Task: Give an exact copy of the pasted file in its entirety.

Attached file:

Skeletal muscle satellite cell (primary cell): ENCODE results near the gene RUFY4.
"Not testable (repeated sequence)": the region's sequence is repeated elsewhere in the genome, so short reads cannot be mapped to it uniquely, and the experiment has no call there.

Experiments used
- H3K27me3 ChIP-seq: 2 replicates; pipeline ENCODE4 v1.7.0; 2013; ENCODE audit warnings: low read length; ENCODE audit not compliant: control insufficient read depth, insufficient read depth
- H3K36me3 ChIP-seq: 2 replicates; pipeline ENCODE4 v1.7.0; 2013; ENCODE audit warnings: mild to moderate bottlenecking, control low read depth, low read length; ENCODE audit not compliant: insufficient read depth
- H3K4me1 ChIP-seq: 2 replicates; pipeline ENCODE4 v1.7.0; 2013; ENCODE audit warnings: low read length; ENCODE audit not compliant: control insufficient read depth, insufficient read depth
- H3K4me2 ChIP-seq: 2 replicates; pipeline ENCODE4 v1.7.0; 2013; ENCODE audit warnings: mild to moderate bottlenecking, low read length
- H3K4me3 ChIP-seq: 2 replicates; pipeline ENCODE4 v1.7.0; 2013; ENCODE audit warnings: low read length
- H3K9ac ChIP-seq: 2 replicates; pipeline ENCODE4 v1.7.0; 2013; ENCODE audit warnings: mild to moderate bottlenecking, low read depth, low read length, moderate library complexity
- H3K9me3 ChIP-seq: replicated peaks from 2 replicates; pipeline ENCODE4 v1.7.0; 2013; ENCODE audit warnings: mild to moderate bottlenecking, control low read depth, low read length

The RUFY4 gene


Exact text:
Skeletal muscle satellite cell (primary cell): ENCODE results near the gene RUFY4.
"Not testable (repeated sequence)": the region's sequence is repeated elsewhere in the genome, so short reads cannot be mapped to it uniquely, and the experiment has no call there.

Experiments used
- H3K27me3 ChIP-seq: 2 replicates; pipeline ENCODE4 v1.7.0; 2013; ENCODE audit warnings: low read length; ENCODE audit not compliant: control insufficient read depth, insufficient read depth
- H3K36me3 ChIP-seq: 2 replicates; pipeline ENCODE4 v1.7.0; 2013; ENCODE audit warnings: mild to moderate bottlenecking, control low read depth, low read length; ENCODE audit not compliant: insufficient read depth
- H3K4me1 ChIP-seq: 2 replicates; pipeline ENCODE4 v1.7.0; 2013; ENCODE audit warnings: low read length; ENCODE audit not compliant: control insufficient read depth, insufficient read depth
- H3K4me2 ChIP-seq: 2 replicates; pipeline ENCODE4 v1.7.0; 2013; ENCODE audit warnings: mild to moderate bottlenecking, low read length
- H3K4me3 ChIP-seq: 2 replicates; pipeline ENCODE4 v1.7.0; 2013; ENCODE audit warnings: low read length
- H3K9ac ChIP-seq: 2 replicates; pipeline ENCODE4 v1.7.0; 2013; ENCODE audit warnings: mild to moderate bottlenecking, low read depth, low read length, moderate library complexity
- H3K9me3 ChIP-seq: replicated peaks from 2 replicates; pipeline ENCODE4 v1.7.0; 2013; ENCODE audit warnings: mild to moderate bottlenecking, control low read depth, low read length

The RUFY4 gene